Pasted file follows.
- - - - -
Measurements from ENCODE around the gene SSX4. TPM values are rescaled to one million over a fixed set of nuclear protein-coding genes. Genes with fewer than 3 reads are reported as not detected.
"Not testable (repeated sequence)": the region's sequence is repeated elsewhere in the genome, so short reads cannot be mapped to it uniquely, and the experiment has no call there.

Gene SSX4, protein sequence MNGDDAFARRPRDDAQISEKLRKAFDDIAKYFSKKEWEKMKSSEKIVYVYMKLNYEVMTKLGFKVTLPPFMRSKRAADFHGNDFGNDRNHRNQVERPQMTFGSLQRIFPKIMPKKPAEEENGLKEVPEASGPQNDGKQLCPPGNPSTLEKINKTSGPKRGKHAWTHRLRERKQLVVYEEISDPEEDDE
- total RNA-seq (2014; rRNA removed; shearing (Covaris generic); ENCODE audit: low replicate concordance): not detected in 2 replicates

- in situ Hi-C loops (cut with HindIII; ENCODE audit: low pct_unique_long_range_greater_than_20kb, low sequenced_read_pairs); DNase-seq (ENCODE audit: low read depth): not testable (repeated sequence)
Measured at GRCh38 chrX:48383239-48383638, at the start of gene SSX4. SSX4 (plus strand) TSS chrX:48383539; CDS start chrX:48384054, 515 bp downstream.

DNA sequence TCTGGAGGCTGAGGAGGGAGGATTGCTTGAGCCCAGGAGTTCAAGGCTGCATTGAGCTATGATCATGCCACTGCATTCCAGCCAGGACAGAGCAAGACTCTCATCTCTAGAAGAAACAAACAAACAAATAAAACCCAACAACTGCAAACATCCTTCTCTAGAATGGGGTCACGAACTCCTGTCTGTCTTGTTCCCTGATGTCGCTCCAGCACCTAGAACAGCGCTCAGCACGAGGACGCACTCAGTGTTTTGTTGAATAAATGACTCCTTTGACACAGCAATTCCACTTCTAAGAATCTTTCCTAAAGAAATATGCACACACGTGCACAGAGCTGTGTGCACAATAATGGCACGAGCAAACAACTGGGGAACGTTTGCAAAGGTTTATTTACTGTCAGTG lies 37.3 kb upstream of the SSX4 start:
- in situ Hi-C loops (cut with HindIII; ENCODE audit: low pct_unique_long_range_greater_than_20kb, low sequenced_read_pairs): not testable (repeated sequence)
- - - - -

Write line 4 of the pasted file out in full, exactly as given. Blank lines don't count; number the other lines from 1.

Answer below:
- total RNA-seq (2014; rRNA removed; shearing (Covaris generic); ENCODE audit: low replicate concordance): not detected in 2 replicates